The Boating Forum - Towing a boat wider than 8'6", Rough estimate on what the oversize permits run?

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baranx3
01-13-2006, 08:16 AM
I'm considering a boat that's oversized in wideth. It's 9'6" wide. I wasn't even looking for one over the legal wideth will a friend pointed it out and it got me curious as to how much towing would be. I plan on keeping it in Delaware on a trailer where the access is only a quarter mile away and only towing it for the yearly trip to OBX. I wasn't that curious of an overwideth boatd before but with a family with kids I believe that it's something to look into. Towing weight is not a problem for my truck.

Now my question is what do you pay for oversize permits when your towing something that isn't commercial and how long are the permits good. When towing to OBX I'd be going through De, Md. Va. and NC.

Thanks in advance.


rockn n rollin
01-13-2006, 08:51 AM
i live in n.c. and( i think) that over 14 ft in n.c. is the maximum on a trailer before you have to have a permit. call n.c.d.m.v.

cheerios
01-13-2006, 09:14 AM
http://www.trailerboats.com/ try this sight, it has all the state towing laws.


jdfnav69
01-13-2006, 09:18 AM
The permits aren't all that expensive, but they will add up when you are talking across several states. The biggest problem is all the restrcitions you get hit with, like only towing Mon-Fri and during daylight hours. That's the one that makes most people decide to just take their chances and tow with no permit.

greyg8r
01-13-2006, 09:29 AM
FWIW, in Florida it's $30 / year (but a state DOT officer told me it only applied to commercial transporters, not recreational boaters...)

Jonafare
01-13-2006, 09:38 AM
In most states anything exceeding 8'-6" requires a wide load permit. I tow in NC, a 12 month permit was $100.00. We're headed to Fl next week, I got a permit company to get my permits... These travel permits are for a week only with a specific route and destination. For GA I had to supply proof of insurance. These 3 permits including the Permit Company fees was less than $150.00. There are restriction, daylight travel only, had to flag the truck and trailer. Can't tow in NC on Sunday or Holidays.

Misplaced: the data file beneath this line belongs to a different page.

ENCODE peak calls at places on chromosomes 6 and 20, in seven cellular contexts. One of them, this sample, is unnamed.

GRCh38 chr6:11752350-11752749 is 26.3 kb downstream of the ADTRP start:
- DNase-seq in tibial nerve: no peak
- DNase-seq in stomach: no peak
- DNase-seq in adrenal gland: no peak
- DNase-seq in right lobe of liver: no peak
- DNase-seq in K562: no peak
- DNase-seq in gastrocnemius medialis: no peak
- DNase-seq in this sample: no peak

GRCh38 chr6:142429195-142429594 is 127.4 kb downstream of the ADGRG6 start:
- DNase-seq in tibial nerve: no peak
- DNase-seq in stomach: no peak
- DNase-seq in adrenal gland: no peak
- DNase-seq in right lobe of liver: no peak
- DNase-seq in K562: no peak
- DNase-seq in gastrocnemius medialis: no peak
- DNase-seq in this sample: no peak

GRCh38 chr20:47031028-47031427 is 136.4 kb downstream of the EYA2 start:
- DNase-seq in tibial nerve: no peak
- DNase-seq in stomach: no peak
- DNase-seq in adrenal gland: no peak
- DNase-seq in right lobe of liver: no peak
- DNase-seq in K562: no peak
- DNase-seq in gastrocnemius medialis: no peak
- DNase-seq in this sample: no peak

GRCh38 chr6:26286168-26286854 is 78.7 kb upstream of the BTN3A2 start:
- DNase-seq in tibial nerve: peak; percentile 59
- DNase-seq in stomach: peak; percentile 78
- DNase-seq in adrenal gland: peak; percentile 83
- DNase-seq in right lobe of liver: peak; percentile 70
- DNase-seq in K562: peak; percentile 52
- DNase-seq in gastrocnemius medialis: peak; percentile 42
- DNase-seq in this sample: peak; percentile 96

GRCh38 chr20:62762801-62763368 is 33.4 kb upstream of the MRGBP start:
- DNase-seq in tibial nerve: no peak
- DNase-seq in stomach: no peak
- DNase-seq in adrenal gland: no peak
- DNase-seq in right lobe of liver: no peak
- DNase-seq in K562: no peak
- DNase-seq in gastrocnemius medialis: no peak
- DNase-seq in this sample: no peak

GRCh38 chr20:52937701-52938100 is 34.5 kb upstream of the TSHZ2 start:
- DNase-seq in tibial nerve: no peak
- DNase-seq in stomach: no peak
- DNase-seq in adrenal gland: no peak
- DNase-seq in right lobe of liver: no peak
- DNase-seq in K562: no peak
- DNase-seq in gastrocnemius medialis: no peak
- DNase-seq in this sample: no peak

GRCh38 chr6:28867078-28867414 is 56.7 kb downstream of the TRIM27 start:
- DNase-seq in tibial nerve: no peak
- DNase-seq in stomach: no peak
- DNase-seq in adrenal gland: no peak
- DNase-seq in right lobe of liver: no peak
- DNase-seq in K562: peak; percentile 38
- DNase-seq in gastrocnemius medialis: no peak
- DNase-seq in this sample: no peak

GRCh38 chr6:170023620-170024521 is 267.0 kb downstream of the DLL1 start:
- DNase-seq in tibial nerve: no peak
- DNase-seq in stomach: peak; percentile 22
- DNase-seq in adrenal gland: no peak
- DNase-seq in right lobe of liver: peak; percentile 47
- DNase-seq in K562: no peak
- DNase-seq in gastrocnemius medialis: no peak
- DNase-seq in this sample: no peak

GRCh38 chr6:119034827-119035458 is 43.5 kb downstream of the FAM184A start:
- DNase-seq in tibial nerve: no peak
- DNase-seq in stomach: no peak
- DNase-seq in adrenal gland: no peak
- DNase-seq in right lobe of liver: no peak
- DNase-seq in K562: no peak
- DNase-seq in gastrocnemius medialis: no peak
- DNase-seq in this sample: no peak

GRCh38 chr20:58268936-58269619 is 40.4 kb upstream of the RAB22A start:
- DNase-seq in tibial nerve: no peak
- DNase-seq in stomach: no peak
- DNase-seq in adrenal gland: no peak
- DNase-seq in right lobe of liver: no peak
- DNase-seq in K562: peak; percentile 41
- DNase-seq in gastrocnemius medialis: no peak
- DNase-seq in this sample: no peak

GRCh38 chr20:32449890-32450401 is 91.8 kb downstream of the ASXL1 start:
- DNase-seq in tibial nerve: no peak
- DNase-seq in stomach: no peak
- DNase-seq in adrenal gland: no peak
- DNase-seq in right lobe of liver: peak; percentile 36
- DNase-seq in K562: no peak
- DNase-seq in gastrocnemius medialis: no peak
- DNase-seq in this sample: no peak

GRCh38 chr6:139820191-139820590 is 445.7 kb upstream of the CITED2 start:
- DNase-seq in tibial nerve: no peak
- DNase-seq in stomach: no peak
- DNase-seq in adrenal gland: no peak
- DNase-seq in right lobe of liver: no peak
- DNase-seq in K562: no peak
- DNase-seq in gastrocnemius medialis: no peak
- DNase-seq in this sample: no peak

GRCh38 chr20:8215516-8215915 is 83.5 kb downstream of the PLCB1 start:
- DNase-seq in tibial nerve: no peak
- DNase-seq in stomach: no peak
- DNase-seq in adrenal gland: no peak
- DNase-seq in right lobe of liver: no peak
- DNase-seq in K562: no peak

I I hesitated to permit the boat and I know a lot of folks run without them... my luck I'd get caught.

Hope this helps.

slowtroll
01-13-2006, 10:13 AM
greyg8r - 1/13/2006 10:29 AM

FWIW, in Florida it's $30 / year (but a state DOT officer told me it only applied to commercial transporters, not recreational boaters...)

You better take that DOT Officer with you if you travel to the keys. LE will write you up for towing an oversize boat because the law applies to everyone. They strictly enforce the law down there due to the numerous accidents that happen on US1. Not only do they enforce the size limits but they strictly enforce braking and lighting requirements. Your DOT Officer told you wrong.

marlin2002
01-13-2006, 01:50 PM
I two have been looking at boats and have run accross several that are just over the legal 8' 6" limit here in MD. If one does not permit an over length boat and would happen to get in an accident while towing I would assume your insurance company would hold you liable and not cover the damage. Am I correct in this assumption? Not to mention the fines.

YoungersGhost
01-13-2006, 01:55 PM
marlin2002 - 1/13/2006 2:50 PM

I two have been looking at boats and have run accross several that are just over the legal 8' 6" limit here in MD. If one does not permit an over length boat and would happen to get in an accident while towing I would assume your insurance company would hold you liable and not cover the damage. Am I correct in this assumption? Not to mention the fines.

I wouldn't make that assumtion. Kinda like saying: If you are driving drunk, we won't cover the damage. I doubt it.

SailCommodore